I don't know about you, but I sure wouldn't.
And THAT is how God intended friendship. Not that we would never fight, but that out of godly humility and love, we would lay down our lives for our friends.
A couple of people reading this are going to argue, "That's not the biblical context for this verse," and I'll respond with "You're right". But your quickness to jump away from the lesson leads me to think you might need a heart check.
If you pray about this message and feel it is misleading you away from truth, please let me know. I will listen to you.
But I believe if you pray about this message, you will find yourself in tears in the presence of the Holy Spirit bringing to mind a place where you've engaged in battle against your parents, spouse, friend, children, colleagues, neighbors, church members, etc. And as you recall that battle, you will see how you could have laid down and refused to fight.
As I practiced this myself yesterday, I was led to reach out to:
Both of the aforementioned friends
My brother (we've definitely fought a lot in life)
Both of my parents
Just to resolve the story of my two friendships, let me focus on them.
I reached out to these two friends. (This step isn't ground-breaking necessarily. I'm a classic "bottle it up" with my emotions kind of person. On my own merit, I would have eventually reached out and pretended nothing happened.)
The part that is ground-breaking for me is that I opened back up to them and let them know how hurt I was. I apologized for any pain I caused them. I was real and transparent about the pain I felt and my feelings of being dropped without warrant.
And in the most ground-breaking move of all, I welcomed them to re-friend me with healthy boundaries. Mostly, that we would not go months without spending time together.
Now, I'm new to this practice of healthy relationships. So after doing this, I did LITERAL cartwheels of celebration. I'm growing out of a broken child into a whole woman in the name of Jesus. Not just in word, but in reality. I'm allowing God to change my heart, mend my brokenness, correct me, and repair good relationships.
I'm forgiving and asking for forgiveness.
These are not easy things. These are feats of strength...yes, forgiveness is strength. Mental and emotional and spiritual strength. Strength to know that I am strong enough to admit where I've been wrong. To know that I can pick myself up and try again to bond with people without fear of being hurt.
Hurts will come, and the Healer will heal. Repeat. And then repeat again.
Peter asked Jesus, "Lord, how often will my brother sin against me, and I forgive him? As many as seven times?
Jesus said to him, "I do not say to you seven times, but seventy-seven times."
Life will have lots of hurt, especially involving friends, because people aren't perfect, and last I checked neither am I. I will be hurt, but I will also hurt. And the thing that should distinguish godly friendships from your casual beach & bar friends is forgiveness, loyalty, and laying down your life for them.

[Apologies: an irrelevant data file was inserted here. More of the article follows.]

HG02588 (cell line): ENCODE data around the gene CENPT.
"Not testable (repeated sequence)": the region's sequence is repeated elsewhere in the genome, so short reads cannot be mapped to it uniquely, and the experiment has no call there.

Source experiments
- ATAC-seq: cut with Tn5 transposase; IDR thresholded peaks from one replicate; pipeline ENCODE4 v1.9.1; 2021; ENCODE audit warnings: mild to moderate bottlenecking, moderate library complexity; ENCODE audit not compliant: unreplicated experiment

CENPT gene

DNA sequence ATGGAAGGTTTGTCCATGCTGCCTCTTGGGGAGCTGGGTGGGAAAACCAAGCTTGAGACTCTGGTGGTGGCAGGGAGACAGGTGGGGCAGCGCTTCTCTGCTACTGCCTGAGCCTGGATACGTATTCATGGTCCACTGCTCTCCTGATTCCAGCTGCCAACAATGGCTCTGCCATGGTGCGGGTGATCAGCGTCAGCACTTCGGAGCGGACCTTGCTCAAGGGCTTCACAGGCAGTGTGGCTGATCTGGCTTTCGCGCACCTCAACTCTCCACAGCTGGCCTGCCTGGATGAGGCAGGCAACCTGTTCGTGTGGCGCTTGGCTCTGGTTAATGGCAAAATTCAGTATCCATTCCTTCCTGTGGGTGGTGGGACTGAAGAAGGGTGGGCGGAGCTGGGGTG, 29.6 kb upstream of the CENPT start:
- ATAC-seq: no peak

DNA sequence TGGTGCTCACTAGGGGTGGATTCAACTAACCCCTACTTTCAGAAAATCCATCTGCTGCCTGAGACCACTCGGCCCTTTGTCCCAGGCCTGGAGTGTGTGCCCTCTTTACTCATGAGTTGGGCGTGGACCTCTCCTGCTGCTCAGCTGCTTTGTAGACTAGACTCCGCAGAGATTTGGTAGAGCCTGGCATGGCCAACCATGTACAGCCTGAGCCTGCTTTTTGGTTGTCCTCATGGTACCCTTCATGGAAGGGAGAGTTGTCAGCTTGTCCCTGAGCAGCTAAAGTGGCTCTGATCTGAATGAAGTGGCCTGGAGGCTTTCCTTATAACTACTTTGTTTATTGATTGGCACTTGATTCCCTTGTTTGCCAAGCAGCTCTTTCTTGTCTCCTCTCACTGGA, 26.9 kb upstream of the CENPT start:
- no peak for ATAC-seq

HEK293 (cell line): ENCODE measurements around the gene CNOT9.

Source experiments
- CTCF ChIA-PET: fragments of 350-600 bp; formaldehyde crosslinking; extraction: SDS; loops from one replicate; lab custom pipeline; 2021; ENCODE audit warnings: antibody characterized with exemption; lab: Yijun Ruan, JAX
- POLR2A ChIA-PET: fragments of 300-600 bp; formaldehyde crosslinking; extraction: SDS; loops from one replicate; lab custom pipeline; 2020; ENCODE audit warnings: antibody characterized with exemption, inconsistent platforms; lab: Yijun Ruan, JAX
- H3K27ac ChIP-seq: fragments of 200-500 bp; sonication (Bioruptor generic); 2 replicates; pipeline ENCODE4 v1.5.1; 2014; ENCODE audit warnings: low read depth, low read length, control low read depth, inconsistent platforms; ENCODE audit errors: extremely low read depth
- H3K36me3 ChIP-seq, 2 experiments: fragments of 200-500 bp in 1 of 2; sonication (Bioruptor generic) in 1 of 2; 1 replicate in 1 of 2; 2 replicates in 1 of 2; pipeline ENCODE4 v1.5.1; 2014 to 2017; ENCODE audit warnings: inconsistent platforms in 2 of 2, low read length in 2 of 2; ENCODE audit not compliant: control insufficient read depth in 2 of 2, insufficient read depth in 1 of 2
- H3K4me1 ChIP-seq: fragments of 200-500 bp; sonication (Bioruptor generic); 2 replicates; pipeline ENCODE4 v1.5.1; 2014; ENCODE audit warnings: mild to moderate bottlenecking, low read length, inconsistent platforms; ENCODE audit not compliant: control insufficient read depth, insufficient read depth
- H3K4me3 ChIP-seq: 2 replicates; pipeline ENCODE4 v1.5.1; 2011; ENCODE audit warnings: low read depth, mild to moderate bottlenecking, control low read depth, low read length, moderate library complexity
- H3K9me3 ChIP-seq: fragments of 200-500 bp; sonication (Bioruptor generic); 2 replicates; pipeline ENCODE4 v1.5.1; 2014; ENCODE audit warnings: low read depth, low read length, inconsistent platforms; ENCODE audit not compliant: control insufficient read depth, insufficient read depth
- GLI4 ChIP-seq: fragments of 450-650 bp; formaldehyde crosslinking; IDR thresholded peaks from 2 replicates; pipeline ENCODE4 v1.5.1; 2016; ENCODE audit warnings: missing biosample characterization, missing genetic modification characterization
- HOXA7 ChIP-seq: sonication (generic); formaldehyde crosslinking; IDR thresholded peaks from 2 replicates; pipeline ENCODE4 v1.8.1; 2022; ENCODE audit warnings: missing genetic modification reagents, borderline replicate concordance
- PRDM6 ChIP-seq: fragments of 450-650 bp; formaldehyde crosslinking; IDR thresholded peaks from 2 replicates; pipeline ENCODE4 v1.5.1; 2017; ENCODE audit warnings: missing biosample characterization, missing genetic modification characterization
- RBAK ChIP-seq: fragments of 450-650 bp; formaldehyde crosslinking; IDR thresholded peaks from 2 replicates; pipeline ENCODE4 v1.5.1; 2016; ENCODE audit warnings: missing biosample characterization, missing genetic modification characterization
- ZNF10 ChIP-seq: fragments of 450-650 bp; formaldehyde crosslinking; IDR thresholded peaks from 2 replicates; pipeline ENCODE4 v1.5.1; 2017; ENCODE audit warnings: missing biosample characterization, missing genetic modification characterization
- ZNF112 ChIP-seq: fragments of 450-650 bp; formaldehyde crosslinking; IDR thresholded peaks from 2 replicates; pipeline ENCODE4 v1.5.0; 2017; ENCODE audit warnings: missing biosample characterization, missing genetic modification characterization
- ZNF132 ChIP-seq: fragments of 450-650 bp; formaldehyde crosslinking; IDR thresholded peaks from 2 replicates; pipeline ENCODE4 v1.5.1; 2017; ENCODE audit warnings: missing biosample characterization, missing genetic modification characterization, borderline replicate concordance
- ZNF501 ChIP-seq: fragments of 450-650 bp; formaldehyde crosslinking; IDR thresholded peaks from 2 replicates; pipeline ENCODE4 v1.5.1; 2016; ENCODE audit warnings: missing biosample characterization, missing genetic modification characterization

(Ooh, I just got this word connection of beach & bar friends...fun in the sun...fair-weather friends...not everyday is sunny... but I'll leave that here, and maybe develop that idea for my future book about friendship.)
Resolution Part 2
As much as it hurts to admit, only time will tell if the resolution I desire of rekindling friendship with these two women will actually happen. But the resolution to the story isn't that we get back together, happily ever after, singing Kumbaya. The resolution is that I laid down my life and my right to be right. I reached out and allowed them to react however they want to react.
Maybe they don't want to re-engage friendship with me.
Maybe they do.
Time will tell.
But I repented for my own actions, asked for forgiveness, shared my real feelings, and allowed them to respond.
It's not easy being vulnerable. That's a sentiment I keep finding myself saying. The Lord keeps asking me to open up, to let down the walls, to allow myself to need people again. To be a good and godly friend.
What about you? Is there someone you need to reach out to, lay down your right to be right, and ask for forgiveness? Maybe you didn't intentionally hurt them. Maybe you did. I've committed my fair share of intentional wounds. Regardless, the call to action is the same.
Today, I woke up so refreshed. I slept like I haven't slept in months...at least since Christmas. There must have been a part of my heart that was actively hurting over all these months, but I made my schedule busy enough to where I could ignore my feelings. Guess what? It didn't work.
There's an old adage that says, "Time heals all wounds." I'm pretty sure you can attribute that lie to the mouth of satan. He wants you to believe you can move on and hopefully never again think about that person who hurt you or whom you hurt.
The truth is: Only God heals all wounds. Only He can restore. Only He can repair. Only He can take a dead relationship and bring it back to life. Will you let Him?